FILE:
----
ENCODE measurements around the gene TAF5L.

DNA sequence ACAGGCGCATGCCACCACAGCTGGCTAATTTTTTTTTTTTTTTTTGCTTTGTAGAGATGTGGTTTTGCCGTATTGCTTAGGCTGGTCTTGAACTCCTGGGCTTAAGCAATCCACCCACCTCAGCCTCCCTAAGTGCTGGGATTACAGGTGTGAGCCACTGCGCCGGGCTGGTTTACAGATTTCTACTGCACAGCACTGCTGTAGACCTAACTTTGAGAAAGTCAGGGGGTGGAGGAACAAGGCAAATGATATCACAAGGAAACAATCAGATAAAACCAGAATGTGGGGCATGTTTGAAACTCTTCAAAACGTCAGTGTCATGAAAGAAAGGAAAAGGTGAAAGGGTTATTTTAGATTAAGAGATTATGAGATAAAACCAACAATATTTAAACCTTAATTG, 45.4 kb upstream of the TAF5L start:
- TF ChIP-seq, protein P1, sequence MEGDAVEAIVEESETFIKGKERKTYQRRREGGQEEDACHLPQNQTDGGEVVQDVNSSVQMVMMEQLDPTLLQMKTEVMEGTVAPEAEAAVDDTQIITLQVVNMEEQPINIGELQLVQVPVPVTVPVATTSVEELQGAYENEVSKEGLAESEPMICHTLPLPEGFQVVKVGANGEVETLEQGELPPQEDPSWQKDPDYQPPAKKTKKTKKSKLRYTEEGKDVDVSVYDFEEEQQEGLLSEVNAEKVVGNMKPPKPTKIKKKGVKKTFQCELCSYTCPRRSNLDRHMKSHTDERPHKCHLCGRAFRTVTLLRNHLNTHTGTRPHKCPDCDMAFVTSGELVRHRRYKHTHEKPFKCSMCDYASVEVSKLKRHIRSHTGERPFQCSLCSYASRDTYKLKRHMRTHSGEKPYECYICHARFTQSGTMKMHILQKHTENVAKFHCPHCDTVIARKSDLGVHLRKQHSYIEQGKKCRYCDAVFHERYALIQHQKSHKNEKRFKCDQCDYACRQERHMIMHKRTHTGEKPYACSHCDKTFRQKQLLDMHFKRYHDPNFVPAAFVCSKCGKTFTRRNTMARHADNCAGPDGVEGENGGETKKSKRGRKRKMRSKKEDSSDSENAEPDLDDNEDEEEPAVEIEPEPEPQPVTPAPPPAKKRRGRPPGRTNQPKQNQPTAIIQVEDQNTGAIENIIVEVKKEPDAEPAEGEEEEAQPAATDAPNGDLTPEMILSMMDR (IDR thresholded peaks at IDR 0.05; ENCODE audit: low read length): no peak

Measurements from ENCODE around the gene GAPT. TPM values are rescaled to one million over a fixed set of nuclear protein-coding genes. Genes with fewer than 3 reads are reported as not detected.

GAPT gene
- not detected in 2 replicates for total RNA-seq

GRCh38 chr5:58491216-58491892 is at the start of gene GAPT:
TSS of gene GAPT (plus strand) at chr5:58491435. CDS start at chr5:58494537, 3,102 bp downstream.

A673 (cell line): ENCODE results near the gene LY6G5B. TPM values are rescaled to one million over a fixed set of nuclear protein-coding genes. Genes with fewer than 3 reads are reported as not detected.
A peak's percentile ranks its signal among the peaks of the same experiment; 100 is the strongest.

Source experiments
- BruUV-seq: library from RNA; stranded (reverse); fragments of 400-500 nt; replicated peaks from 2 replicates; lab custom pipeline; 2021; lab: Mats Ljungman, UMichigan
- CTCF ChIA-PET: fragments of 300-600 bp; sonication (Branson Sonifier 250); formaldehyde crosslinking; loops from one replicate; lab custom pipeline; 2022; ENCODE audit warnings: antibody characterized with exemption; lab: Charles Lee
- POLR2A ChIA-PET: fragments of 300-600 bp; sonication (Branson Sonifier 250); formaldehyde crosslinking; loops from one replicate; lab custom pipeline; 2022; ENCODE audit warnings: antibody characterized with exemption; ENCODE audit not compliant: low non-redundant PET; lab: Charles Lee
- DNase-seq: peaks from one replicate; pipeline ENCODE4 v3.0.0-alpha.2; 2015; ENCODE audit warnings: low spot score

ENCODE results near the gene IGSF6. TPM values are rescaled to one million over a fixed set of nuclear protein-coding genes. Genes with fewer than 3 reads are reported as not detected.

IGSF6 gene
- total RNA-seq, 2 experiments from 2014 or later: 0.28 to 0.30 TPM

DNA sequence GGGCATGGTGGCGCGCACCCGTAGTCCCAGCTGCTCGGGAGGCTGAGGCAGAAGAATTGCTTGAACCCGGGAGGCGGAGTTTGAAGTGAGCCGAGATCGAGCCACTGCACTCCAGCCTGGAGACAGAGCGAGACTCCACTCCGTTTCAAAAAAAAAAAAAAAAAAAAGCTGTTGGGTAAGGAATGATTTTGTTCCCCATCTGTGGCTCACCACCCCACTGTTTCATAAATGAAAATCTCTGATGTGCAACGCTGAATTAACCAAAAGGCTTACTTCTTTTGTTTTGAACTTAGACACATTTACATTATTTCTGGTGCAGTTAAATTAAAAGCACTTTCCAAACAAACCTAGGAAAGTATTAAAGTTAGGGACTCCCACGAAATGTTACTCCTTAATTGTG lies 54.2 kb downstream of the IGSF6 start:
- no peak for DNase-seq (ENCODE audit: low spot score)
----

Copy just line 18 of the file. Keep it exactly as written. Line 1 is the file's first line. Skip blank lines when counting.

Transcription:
- total RNA-seq, 2 experiments from 2014 or later: 0.28 to 0.30 TPM